posted by Capt. Renault at 7:48 AM on January 13, 2016 [3 favorites]


I'm a congregationalist church pastor - and while we love to tout our "firsts" we often like to gloss over the fact that our polity and governance led to the irrational mob violence that stole these poor lives.

The terrible reality is that these murdered folks were Christians - they plead their faith in the face of all that brutality. And they were martyred by people who were recently descended from a population that fled that same sort of persecution. This is why we have to put bodies on the line when it comes to defending the establishment clause. It only takes a generation or two of religious rule before the knives are sharpened and the nooses strung. The testimony given against these individuals was religious in composition, based on folklore, and bolstered by a man (Mather) who was obsessed with his irrational hatred of women and human sexuality. And I'm certain that when their parents and grandparents landed in Plymouth they breathed a sigh of relief and said something like, "at least it can never happen here."

It can always happen here.
posted by Baby_Balrog at 8:01 AM on January 13, 2016 [41 favorites]


Manager Cheever: Purge your contempt and give us your true and honest allegiance! You will give the consent to us!

Regional Manager Parris: Speak man, we cannot relent. What say you, sir? Can we sign you up for a Walgreens Balance Rewards Card?

Customer: No...thank...you.

[Another weight is placed on the customer's chest.]

Manager Cheever: Think upon your answer very carefully, sir! Reflect upon your wife and your blessed children! Do you not want them to receive a $5 instant reward to redeem on their next purchase?

Customer: Not...today...thank you.

Regional Manager Parris: It brings me no pleasure to do this, you must understand that. Add another weight!
posted by Ian A.T. at 8:07 AM on January 13, 2016 [49 favorites]


...more Walgreen's jokes, please, they're too perfect.
posted by bitter-girl.com at 8:37 AM on January 13, 2016 [3 favorites]


The Google Street View confirms that it's an ominous location for a Massachusetts town — no Dunkin Donunts in sight.
posted by bendybendy at 8:42 AM on January 13, 2016 [1 favorite]


There's a Dunkin Donuts diagonally across from the Walgreens.

My dad grew up across the street from that Dunkin Donuts.
posted by bowbeacon at 8:45 AM on January 13, 2016 [6 favorites]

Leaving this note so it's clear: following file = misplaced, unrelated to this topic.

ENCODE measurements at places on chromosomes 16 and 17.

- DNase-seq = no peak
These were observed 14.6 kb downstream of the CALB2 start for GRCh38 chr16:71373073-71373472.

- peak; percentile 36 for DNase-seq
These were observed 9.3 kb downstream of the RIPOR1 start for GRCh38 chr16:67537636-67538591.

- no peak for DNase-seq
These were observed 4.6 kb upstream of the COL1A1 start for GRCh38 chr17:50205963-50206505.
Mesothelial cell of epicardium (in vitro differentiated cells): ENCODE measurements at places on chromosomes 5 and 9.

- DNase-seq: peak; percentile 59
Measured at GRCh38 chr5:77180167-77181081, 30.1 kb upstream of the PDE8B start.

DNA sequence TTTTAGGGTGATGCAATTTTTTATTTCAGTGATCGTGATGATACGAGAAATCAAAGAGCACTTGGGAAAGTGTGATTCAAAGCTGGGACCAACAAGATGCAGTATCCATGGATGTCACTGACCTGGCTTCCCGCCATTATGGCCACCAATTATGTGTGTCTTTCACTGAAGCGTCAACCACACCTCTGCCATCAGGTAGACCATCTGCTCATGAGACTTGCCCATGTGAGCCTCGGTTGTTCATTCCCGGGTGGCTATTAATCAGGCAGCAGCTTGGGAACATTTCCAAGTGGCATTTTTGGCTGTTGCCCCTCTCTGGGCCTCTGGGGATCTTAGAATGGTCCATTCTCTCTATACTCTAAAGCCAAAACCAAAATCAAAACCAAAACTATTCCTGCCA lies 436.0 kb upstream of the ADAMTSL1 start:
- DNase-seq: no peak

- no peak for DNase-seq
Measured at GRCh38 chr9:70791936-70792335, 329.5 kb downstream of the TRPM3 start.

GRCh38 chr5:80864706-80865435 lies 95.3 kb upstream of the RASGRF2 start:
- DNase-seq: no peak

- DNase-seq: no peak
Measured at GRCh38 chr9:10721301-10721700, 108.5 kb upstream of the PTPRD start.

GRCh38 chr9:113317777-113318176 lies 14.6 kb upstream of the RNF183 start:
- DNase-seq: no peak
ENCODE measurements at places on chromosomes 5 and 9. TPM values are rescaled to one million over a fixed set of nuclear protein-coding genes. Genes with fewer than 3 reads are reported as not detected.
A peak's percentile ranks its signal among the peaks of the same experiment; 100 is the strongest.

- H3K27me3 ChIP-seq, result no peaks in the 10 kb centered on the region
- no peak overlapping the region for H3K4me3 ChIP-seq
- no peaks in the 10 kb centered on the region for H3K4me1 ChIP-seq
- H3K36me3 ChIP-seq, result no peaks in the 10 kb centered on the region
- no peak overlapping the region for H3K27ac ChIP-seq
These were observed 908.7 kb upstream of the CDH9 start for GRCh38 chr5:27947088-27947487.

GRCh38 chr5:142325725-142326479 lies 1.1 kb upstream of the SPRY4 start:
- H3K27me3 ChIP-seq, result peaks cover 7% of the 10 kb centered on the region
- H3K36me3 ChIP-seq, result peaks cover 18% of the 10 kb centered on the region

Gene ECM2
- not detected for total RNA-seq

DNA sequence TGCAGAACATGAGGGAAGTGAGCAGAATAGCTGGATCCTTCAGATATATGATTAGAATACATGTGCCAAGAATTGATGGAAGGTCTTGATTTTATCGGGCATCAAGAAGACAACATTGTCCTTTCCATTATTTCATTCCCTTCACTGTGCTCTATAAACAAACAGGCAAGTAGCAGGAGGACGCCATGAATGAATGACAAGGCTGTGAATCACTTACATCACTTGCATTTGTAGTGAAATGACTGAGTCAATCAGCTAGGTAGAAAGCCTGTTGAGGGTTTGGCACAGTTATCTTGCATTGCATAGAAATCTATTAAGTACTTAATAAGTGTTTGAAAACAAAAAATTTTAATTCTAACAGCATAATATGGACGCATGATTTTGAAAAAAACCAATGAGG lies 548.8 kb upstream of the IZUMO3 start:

Then I started out, by a winding route, for Gallows Hill. Ascending St. Peter Street, I stopt at St. Peter’s Church (a place for all the world like an old parish church in England) to view the graves. They are scatter’d about in all angles of the hoary edifice, even straggling in single file along the narrow plot of grass separating the north wall from the flagstone walk beside it. One stone, in a southwest angle of the church, contains a name used by Mr. Hawthorne in connexion with one of his novels: reading “Here lyes buried ye body of Jonathan Pue, Esq., Late surveyor and searcher of his Majesties’ customs in Salem, New England”. He died in 1760. I was now at the corner of Federal Street, site of the town gaol of 1692 where the suspected witches were confin’d. One wall of the gaol is still standing, built into a house now number’d 4 Federal St. Being yet at liberty I paused not here, but walkt along Federal St. westward, following the route prescribed by the book and my later informant. I beheld some of the most famous mansions of the town, including the Pierce-Nichols House (1782), into which I could not get till the following day, tho’ it is own’d by the Essex Institute. I several times paused to stroke cats, which abound in all parts of the town; whether or not left there by witches, none may say. At last I reached bleak Boston-Street on the western rim of the town, and walkt north toward Gallows-Hill. Here the houses were grayer and more uncommunicative, and the cold wind made sounds I had not before notic’d. A very old man told me where to find the approach to Gallows-Hill, and hobbled beside me a while as if knowing that I was, like himself, in some way strangely linkt to the spectral past. When the ascent became steep he left me, but not without hinting that Gallows-Hill is not a nice place to visit at night. On and on I climb’d, crunching under my heavy overshoes the crushed, malignant snow. The wind blew and the trees tossed leafless branches; and the old houses became thinner and thinner. Some were not over a century and a half old, but others had overhanging gables and latticed windows which told me that they had been standing there when the terrible carts rattled with their doomed load from the gaol in Federal Street. Up .... up .... up .... Damn that wind—why can’t it sound less articulate? At last I was on the summit, where in the bed rock still lurk the iron clamps that held the witch gallows. It was getting on in the afternoon, and the light was reddish that glow’d over all the outspread town. It was a weird town in that light, as seen from that hill where strange winds moaned over the untenanted wastes on the westward. And I was alone on that hill in that sepulchral place, where the allies of the devil had swung ... and swing ... and hurled out curses on their executioners and their descendants. I recall’d a witchcraft judge (Major Bartholomew Gedney) in mine own maternal ancestry, and thought of certain imprecations of the dead in fact and fiction..... “God shall give them blood to drink.” And at that moment, as God is my judge, I heard faintly but distinctly the clanking of chains in the wind....the chains of the gibbet which had not stood since 1693 .... and from that accursed wind came a shriek that was more than the shrieking of wind ..... a malignant, daemoniac sound that left in my ears the hideous echo of a syllable ... “-ire”